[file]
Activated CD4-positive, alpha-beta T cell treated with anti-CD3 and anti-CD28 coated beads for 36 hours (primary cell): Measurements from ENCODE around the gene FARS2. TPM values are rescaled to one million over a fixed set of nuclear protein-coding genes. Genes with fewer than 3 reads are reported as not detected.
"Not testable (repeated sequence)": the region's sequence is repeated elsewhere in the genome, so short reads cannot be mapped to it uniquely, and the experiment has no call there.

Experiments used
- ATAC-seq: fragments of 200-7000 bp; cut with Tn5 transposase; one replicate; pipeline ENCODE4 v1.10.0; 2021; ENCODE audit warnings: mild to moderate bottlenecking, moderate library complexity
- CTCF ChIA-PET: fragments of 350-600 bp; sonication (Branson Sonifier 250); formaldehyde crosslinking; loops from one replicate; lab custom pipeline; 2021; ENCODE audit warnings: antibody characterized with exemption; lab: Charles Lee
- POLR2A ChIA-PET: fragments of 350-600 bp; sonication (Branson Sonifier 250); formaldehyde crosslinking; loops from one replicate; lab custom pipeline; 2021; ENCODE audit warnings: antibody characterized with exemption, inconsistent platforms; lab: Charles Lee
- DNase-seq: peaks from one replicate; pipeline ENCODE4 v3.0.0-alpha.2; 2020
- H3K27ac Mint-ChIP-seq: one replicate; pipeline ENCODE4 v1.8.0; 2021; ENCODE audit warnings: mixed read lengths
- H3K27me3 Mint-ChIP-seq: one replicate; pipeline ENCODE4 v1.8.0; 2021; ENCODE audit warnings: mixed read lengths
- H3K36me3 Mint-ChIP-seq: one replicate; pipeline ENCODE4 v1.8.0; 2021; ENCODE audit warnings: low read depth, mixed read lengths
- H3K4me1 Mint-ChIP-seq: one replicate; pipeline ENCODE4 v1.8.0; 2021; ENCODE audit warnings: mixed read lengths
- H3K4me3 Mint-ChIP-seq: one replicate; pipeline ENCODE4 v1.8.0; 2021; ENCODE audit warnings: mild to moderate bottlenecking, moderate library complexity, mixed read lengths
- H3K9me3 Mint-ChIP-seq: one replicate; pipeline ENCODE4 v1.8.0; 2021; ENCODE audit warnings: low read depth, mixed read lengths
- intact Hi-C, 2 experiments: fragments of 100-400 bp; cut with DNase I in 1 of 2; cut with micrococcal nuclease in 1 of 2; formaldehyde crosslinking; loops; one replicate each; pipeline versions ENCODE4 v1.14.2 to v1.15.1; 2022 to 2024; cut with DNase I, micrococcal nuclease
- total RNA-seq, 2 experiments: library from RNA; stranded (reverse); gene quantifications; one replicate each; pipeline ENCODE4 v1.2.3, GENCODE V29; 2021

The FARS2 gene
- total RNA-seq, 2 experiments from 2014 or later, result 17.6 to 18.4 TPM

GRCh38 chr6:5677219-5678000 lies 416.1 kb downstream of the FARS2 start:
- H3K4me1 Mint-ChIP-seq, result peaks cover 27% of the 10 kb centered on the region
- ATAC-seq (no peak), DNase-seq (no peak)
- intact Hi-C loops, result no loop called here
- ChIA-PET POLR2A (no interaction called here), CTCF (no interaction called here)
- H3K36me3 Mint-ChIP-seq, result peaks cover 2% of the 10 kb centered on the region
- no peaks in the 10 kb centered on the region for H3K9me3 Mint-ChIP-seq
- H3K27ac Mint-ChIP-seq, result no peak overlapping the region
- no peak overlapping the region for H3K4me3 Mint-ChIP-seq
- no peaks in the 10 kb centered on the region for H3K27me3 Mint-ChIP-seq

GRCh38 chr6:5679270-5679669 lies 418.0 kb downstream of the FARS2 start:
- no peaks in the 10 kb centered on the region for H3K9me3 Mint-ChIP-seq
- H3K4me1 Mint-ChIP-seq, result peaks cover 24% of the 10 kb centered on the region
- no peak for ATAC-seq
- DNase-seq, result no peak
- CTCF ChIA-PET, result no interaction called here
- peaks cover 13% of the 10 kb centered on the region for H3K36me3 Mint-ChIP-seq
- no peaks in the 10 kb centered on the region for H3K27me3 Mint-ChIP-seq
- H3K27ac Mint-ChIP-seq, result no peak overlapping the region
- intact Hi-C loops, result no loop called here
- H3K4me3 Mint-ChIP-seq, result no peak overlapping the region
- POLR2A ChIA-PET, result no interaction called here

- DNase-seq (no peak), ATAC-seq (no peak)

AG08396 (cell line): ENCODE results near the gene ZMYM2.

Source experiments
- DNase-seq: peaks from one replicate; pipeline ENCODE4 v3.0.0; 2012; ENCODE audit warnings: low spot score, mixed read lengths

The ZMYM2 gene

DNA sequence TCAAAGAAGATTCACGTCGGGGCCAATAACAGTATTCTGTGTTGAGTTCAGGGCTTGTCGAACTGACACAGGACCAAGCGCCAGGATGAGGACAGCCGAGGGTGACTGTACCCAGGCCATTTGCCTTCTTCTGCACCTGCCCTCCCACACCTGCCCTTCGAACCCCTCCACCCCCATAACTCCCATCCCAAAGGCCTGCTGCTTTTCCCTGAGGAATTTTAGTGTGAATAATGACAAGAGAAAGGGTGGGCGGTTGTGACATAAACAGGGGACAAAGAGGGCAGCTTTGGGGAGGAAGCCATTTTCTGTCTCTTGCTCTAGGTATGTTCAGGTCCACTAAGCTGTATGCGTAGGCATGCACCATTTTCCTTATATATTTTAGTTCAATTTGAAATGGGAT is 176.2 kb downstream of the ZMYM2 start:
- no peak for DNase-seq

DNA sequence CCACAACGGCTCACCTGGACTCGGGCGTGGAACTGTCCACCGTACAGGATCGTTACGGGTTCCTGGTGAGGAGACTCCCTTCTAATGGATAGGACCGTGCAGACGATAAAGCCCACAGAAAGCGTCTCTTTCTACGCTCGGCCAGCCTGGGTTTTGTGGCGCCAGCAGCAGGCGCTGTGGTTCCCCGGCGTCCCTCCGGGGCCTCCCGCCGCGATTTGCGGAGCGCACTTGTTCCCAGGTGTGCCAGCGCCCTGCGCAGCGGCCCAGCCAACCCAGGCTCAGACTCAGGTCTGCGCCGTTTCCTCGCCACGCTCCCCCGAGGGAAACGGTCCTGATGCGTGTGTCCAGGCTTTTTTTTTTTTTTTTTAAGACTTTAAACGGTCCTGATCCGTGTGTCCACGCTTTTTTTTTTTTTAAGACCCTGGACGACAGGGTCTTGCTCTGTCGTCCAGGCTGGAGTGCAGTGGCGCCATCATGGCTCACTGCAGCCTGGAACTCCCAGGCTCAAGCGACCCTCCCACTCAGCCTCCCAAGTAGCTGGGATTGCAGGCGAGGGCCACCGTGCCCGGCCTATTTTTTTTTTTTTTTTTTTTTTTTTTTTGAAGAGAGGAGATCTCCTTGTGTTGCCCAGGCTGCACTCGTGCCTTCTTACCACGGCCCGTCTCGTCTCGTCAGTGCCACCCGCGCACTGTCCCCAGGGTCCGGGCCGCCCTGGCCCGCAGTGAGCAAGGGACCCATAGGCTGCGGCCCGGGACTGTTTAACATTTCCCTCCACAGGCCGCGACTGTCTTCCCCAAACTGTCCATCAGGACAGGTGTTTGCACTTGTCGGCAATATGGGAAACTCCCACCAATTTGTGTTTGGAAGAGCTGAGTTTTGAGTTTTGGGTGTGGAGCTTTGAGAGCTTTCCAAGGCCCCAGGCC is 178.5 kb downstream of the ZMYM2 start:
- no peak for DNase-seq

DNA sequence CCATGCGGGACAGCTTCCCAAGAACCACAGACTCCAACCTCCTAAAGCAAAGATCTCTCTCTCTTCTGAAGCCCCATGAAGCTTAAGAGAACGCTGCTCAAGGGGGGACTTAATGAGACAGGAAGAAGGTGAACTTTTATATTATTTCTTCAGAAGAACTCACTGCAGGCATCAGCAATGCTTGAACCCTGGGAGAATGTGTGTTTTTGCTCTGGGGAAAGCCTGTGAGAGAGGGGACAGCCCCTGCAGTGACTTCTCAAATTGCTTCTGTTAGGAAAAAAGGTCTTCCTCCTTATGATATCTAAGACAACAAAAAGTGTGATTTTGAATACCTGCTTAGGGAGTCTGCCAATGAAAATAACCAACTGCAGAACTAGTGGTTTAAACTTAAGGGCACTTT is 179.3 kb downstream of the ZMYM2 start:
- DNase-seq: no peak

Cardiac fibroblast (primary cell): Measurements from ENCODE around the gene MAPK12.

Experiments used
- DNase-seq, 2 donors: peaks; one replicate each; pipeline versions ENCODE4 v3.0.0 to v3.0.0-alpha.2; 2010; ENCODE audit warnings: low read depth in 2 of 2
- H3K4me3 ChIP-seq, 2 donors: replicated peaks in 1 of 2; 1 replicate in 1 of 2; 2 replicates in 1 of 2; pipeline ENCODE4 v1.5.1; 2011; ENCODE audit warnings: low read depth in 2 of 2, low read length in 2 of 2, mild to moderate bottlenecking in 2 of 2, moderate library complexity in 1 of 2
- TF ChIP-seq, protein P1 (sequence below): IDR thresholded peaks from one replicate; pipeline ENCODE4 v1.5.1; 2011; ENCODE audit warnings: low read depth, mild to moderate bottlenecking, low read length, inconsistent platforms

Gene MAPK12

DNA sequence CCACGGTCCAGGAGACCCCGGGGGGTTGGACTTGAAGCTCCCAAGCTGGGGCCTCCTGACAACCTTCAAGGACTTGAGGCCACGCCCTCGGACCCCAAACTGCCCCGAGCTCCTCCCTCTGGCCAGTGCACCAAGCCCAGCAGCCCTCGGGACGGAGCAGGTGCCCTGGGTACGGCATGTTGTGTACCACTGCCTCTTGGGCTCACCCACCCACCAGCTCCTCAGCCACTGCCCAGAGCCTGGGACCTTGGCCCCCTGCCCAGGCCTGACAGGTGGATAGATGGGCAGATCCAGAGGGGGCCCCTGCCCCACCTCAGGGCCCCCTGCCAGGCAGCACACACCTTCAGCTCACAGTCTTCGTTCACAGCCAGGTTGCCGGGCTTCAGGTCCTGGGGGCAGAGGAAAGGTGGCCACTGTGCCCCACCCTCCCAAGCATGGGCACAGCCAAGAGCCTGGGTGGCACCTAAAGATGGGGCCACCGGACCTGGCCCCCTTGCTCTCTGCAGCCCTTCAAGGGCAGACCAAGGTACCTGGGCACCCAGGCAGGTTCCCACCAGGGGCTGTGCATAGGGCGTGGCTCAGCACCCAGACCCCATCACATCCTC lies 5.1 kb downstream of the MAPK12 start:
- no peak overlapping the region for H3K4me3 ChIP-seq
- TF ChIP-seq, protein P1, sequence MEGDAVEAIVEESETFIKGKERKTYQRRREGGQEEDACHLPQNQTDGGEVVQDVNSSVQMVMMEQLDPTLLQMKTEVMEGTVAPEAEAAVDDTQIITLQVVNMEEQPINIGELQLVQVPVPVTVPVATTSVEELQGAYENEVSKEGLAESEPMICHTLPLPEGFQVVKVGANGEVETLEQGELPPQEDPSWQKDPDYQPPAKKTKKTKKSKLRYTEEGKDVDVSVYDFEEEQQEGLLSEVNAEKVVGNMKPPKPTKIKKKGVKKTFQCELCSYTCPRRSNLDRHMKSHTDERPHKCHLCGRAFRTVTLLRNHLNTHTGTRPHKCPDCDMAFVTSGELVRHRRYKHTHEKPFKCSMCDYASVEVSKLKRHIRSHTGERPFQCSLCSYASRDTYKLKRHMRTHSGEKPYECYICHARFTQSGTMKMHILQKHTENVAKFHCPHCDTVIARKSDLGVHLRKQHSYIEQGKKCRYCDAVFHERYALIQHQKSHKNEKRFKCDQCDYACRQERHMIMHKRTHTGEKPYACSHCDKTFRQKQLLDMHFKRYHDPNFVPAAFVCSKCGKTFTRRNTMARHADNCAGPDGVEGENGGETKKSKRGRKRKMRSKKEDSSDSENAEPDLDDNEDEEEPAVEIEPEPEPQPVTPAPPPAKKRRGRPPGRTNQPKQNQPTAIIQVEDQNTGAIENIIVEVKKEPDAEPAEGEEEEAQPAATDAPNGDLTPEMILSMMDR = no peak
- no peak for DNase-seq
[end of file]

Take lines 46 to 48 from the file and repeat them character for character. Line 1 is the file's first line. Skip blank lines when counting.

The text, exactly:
- no peak for DNase-seq

DNA sequence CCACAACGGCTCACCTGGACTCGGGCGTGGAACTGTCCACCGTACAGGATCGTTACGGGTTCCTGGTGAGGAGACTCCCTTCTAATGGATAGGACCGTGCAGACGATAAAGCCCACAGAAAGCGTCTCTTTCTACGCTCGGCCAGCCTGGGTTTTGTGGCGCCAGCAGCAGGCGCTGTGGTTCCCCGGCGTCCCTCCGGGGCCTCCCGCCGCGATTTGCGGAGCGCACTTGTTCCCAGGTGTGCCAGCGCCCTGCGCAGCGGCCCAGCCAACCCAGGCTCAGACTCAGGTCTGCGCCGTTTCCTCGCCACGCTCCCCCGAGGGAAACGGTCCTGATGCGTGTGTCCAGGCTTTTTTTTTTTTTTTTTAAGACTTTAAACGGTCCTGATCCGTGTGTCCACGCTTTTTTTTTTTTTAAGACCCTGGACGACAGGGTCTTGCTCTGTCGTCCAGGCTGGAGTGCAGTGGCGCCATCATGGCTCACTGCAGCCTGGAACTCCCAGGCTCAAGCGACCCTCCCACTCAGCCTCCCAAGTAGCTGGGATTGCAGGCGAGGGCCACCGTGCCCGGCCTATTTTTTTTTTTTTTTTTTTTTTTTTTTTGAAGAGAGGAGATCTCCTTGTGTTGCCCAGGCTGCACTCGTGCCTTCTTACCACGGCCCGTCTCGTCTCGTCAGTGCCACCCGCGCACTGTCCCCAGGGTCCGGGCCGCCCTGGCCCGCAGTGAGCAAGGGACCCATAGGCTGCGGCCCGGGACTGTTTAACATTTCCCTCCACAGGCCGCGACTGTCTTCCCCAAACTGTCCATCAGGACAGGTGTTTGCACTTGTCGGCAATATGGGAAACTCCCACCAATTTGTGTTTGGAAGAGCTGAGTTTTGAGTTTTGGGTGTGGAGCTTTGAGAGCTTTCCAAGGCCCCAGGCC is 178.5 kb downstream of the ZMYM2 start:
- no peak for DNase-seq